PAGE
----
Effects of Ovine Monocyte-Derived Macrophage Infection by Recently Isolated Toxoplasma gondii Strains Showing Different Phenotypic Traits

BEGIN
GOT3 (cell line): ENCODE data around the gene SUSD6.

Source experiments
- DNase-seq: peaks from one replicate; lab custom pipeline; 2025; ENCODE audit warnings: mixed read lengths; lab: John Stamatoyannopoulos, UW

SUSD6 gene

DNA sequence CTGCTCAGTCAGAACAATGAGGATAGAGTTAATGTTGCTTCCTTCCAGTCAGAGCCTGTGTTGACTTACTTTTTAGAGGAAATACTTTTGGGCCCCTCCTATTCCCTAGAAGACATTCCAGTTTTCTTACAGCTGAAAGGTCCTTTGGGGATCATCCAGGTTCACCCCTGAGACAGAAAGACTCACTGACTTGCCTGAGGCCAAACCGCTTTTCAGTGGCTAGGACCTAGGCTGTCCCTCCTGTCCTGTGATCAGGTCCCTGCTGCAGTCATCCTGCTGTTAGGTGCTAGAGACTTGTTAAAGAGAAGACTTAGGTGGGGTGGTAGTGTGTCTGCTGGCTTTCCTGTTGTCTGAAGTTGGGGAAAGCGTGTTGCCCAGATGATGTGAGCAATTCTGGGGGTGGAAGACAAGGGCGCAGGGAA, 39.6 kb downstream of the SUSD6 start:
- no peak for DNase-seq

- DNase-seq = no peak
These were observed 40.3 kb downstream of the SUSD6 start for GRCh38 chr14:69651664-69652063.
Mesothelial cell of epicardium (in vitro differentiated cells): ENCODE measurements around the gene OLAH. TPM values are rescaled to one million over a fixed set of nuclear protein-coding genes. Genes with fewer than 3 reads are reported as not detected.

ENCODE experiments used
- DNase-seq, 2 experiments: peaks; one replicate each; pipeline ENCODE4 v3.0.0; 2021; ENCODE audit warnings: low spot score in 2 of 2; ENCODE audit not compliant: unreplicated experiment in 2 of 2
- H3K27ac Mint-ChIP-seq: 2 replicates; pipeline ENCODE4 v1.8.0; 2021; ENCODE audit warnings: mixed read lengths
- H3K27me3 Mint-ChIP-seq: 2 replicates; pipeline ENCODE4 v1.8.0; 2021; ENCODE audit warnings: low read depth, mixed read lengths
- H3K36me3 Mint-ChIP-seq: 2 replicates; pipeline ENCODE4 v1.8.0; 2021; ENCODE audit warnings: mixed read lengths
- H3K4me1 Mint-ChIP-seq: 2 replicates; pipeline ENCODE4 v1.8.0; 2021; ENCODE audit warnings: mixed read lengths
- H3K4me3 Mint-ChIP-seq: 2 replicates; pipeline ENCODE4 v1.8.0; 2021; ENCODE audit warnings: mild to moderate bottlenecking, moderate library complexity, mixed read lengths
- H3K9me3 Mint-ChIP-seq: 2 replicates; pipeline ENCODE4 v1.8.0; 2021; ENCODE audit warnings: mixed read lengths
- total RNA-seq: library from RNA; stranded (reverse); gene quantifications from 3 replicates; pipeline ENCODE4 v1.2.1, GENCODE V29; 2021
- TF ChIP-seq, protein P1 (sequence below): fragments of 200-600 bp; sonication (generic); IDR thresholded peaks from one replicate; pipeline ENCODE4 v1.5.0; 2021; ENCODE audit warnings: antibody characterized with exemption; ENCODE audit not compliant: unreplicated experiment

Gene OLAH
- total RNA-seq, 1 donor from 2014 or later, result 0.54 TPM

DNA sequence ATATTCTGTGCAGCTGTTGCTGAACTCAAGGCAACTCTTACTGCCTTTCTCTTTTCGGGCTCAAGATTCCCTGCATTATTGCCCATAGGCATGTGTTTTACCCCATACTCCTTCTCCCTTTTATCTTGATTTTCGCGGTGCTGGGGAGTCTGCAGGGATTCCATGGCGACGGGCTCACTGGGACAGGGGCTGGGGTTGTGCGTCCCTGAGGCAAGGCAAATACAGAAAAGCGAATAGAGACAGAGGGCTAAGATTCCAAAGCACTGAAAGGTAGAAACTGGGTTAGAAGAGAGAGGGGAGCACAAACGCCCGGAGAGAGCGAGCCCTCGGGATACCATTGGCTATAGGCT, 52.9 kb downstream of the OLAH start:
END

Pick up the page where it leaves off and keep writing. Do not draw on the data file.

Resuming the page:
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Ovine toxoplasmosis is one the most relevant reproductive diseases in sheep. The genetic variability among different Toxoplasma gondii isolates is known to be related to different degrees of virulence in mice and humans, but little is known regarding its potential effects in sheep. The aim of this study was to investigate the effect of genetic variability (types II (ToxoDB #1 and #3) and III (#2)) of six recently isolated strains that showed different phenotypic traits both in a normalized mouse model and in ovine trophoblasts, in ovine monocyte-derived macrophages and the subsequent transcript expression of cytokines and iNOS (inducible nitric oxide synthase). The type III isolate (TgShSp24) showed the highest rate of internalization, followed by the type II clonal isolate (TgShSp2), while the type II PRU isolates (TgShSp1, TgShSp3, TgShSp11 and TgShSp16) showed the lowest rates. The type II PRU strains, isolated from abortions, exhibited higher levels of anti-inflammatory cytokines and iNOS than those obtained from the myocardium of chronically infected sheep (type II PRU strains and type III), which had higher levels of pro-inflammatory cytokines. The present results show the existence of significant intra- and inter-genotypic differences in the parasite-macrophage relationship that need to be confirmed in in vivo experiments.
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